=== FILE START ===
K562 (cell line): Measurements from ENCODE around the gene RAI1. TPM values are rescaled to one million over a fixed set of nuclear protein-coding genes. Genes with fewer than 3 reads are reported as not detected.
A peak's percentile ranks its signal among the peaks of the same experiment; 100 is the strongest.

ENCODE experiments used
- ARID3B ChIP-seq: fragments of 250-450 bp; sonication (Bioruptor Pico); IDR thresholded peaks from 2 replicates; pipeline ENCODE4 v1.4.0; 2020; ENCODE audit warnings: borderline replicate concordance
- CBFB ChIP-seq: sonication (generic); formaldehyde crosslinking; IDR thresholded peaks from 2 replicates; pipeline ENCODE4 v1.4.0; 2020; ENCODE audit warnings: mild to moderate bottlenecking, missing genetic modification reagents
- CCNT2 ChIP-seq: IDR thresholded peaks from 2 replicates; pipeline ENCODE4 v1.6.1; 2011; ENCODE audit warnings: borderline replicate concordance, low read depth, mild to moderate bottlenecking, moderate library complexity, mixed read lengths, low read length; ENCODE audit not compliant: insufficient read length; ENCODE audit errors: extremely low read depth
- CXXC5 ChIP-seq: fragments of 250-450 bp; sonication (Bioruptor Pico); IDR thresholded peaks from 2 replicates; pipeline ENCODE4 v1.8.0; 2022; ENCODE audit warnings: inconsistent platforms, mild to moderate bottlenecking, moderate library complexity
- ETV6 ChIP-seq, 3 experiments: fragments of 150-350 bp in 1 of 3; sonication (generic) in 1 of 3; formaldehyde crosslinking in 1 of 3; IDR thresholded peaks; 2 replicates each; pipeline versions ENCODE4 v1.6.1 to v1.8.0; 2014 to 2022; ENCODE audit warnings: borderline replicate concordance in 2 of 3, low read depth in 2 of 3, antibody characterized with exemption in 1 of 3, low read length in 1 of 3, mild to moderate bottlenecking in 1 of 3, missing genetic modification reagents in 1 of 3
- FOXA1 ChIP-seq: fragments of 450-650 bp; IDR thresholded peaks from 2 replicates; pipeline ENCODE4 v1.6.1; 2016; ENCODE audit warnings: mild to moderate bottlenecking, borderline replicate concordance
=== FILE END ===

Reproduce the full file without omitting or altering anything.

K562 (cell line): Measurements from ENCODE around the gene RAI1. TPM values are rescaled to one million over a fixed set of nuclear protein-coding genes. Genes with fewer than 3 reads are reported as not detected.
A peak's percentile ranks its signal among the peaks of the same experiment; 100 is the strongest.

ENCODE experiments used
- ARID3B ChIP-seq: fragments of 250-450 bp; sonication (Bioruptor Pico); IDR thresholded peaks from 2 replicates; pipeline ENCODE4 v1.4.0; 2020; ENCODE audit warnings: borderline replicate concordance
- CBFB ChIP-seq: sonication (generic); formaldehyde crosslinking; IDR thresholded peaks from 2 replicates; pipeline ENCODE4 v1.4.0; 2020; ENCODE audit warnings: mild to moderate bottlenecking, missing genetic modification reagents
- CCNT2 ChIP-seq: IDR thresholded peaks from 2 replicates; pipeline ENCODE4 v1.6.1; 2011; ENCODE audit warnings: borderline replicate concordance, low read depth, mild to moderate bottlenecking, moderate library complexity, mixed read lengths, low read length; ENCODE audit not compliant: insufficient read length; ENCODE audit errors: extremely low read depth
- CXXC5 ChIP-seq: fragments of 250-450 bp; sonication (Bioruptor Pico); IDR thresholded peaks from 2 replicates; pipeline ENCODE4 v1.8.0; 2022; ENCODE audit warnings: inconsistent platforms, mild to moderate bottlenecking, moderate library complexity
- ETV6 ChIP-seq, 3 experiments: fragments of 150-350 bp in 1 of 3; sonication (generic) in 1 of 3; formaldehyde crosslinking in 1 of 3; IDR thresholded peaks; 2 replicates each; pipeline versions ENCODE4 v1.6.1 to v1.8.0; 2014 to 2022; ENCODE audit warnings: borderline replicate concordance in 2 of 3, low read depth in 2 of 3, antibody characterized with exemption in 1 of 3, low read length in 1 of 3, mild to moderate bottlenecking in 1 of 3, missing genetic modification reagents in 1 of 3
- FOXA1 ChIP-seq: fragments of 450-650 bp; IDR thresholded peaks from 2 replicates; pipeline ENCODE4 v1.6.1; 2016; ENCODE audit warnings: mild to moderate bottlenecking, borderline replicate concordance